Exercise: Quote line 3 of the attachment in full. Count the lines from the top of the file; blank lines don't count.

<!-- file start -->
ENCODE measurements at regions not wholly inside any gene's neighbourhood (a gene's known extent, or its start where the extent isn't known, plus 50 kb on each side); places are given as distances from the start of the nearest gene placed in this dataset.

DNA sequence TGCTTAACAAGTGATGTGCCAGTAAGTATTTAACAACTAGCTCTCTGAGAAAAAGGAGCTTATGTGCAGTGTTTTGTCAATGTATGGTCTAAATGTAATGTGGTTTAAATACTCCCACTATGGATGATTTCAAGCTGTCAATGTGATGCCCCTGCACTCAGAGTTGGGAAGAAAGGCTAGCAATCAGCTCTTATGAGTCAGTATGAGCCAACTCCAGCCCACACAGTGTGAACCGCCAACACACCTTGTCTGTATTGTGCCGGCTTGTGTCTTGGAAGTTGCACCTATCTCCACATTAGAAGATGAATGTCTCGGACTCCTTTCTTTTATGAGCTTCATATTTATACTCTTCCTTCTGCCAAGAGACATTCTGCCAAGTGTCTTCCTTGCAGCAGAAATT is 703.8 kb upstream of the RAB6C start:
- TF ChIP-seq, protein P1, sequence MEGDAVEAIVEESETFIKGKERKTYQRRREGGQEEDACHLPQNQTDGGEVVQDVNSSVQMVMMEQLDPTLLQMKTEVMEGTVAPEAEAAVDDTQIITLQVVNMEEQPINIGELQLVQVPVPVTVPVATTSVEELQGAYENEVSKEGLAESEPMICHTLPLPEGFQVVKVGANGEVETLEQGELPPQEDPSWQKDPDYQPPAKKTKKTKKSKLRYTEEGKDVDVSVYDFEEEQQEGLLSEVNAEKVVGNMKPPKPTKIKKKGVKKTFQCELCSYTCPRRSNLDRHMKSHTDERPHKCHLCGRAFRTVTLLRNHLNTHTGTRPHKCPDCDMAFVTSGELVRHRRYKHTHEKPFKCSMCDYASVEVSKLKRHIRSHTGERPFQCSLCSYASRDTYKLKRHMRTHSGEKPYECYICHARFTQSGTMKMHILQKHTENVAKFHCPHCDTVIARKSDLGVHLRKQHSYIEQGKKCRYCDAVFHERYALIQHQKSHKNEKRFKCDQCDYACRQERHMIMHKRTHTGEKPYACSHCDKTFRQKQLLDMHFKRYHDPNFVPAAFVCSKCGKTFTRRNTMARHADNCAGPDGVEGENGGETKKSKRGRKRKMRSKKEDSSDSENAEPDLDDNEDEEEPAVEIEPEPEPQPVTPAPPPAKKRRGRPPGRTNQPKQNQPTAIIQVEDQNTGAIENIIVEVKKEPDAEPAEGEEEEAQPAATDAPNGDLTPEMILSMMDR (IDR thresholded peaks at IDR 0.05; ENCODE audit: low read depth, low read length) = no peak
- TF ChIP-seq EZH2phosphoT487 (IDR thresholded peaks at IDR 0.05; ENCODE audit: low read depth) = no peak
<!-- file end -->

- TF ChIP-seq, protein P1, sequence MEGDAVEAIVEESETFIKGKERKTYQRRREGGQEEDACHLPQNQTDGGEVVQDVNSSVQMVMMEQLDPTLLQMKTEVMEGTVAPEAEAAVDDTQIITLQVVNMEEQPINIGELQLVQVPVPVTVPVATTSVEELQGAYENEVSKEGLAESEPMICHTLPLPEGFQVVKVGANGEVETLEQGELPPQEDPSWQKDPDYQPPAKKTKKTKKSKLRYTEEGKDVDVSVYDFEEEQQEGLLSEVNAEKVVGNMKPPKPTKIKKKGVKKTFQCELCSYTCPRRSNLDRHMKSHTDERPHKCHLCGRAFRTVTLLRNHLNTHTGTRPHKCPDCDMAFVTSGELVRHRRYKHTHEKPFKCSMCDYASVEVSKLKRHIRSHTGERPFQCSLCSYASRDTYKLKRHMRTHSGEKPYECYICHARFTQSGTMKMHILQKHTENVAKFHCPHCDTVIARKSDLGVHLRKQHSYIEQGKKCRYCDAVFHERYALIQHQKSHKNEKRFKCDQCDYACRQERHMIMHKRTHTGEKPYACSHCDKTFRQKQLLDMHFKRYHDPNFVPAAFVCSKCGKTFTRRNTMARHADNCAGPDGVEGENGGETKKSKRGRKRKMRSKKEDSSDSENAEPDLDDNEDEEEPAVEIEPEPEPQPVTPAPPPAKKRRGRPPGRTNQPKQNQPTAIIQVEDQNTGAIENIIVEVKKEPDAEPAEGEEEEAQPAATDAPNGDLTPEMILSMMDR (IDR thresholded peaks at IDR 0.05; ENCODE audit: low read depth, low read length) = no peak